JCP-LDP head-on confrontation brought to light in TV debate between party leaders
On July 8, four days before the official start of the House of Councilors election campaign, an NHK political debate program threw into relief the head-on confrontation between the Japanese Communist Party and the Liberal Democratic Party.
The nationally televised debate was attended by seven political party leaders, including Shii Kazuo, JCP Chair, and Prime Minister Koizumi Jun'ichiro, who is also LDP president.
The JCP-LDP confrontation was manifest to viewers on major foreign and economic issues.
JCP Chair Shii pointed out that Prime Minister Koizumi Jun'ichiro's foreign policy is subservient to the U.S. and fails to show how to achieve economic recovery.
Citing Prime Minister Koizumi's failure in the Japan-U.S. summit talks to protest against the U.S. soldier's rape of an Okinawan young woman and his offer to cooperate with the U.S. President Bush in killing the Kyoto Protocol, Shii said that the prime minister made "two big mistakes" in following in the U.S. footsteps.
Referring to the Koizumi Cabinet's "structural reform" plans, Shii said that they lack measures for economic recovery and will only worsen the economy with increased bankruptcies and unemployment, cuts in social welfare programs, and tax increases. What is necessary is to help boost the household economy and demand, he argued.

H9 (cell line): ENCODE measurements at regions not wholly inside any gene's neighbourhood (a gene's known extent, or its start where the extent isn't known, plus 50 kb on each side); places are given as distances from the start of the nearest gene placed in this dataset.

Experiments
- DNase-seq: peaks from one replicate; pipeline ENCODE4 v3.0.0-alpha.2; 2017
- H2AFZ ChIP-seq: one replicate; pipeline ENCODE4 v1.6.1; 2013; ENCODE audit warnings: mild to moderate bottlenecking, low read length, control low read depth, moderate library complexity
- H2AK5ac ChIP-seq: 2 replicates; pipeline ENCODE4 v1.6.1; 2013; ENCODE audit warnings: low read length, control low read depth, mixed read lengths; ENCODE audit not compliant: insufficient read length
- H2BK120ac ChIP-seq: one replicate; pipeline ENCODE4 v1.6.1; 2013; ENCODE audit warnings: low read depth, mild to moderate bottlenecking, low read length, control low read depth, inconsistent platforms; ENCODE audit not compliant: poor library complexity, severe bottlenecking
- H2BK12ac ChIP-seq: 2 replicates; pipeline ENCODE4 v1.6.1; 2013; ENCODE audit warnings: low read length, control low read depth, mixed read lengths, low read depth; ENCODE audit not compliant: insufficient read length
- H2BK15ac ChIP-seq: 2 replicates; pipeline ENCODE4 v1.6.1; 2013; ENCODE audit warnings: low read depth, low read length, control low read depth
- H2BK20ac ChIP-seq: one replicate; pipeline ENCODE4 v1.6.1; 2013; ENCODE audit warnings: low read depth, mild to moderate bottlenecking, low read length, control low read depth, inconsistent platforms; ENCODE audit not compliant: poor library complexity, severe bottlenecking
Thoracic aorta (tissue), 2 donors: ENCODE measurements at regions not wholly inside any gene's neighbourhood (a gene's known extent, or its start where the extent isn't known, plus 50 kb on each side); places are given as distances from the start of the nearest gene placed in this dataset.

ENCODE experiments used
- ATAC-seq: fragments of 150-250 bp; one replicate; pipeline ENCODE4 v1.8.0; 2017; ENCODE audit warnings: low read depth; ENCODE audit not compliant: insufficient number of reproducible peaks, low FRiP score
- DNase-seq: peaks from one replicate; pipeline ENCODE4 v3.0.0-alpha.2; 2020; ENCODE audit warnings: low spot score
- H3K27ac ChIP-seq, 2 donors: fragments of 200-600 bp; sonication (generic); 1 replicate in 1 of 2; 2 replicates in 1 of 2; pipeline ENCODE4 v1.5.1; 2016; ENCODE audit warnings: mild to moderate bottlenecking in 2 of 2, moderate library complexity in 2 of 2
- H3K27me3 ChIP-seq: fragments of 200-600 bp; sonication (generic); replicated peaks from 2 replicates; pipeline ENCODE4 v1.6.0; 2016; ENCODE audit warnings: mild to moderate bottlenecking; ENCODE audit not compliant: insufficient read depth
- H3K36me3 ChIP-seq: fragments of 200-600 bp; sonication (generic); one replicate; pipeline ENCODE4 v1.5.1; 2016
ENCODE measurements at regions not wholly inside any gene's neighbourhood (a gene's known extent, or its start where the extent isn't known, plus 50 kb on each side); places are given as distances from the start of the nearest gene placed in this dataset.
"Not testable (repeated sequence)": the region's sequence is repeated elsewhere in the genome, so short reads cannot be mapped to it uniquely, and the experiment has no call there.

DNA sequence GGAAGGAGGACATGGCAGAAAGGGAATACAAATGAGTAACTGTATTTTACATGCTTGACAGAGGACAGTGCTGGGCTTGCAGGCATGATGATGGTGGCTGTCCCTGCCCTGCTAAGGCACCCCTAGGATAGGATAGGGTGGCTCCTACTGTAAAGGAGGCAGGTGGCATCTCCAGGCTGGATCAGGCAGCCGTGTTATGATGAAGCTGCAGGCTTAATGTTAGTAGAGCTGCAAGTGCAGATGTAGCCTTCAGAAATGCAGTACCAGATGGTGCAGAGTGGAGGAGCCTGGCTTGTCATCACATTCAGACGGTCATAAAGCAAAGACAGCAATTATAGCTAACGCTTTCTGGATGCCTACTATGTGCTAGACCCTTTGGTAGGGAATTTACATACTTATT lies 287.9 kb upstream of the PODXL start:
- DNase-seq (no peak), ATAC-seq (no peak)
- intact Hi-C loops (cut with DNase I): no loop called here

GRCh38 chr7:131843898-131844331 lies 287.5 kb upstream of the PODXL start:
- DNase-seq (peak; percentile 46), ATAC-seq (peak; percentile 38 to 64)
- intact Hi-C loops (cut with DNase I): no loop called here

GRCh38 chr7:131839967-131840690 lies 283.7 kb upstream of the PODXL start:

Prime Minister Koizumi refuted Shii in a fury, saying, "The JCP's opinions are completely opposed to the LDP's. Are there any alternatives to structural reform?"
Shii proposed as the measures to increase public demand, a cut in the consumption tax rate, a freeze on cuts in social welfare programs, and jobs creation. And as the source of revenue, he proposed to halve the 50 trillion yen expenditures in central and local governments for public works projects and increase the government share in social welfare costs.
Hatoyama Yukio, leader of the Democratic Party of Japan, the largest opposition party, tried to show his tough stance on LDP policies, but Prime Minister Koizumi refused to take him seriously, saying, "As far as I remember, Mr. Hatoyama in the question time stated that he is willing to cooperate with my cabinet" in carrying out "structural reforms." (end)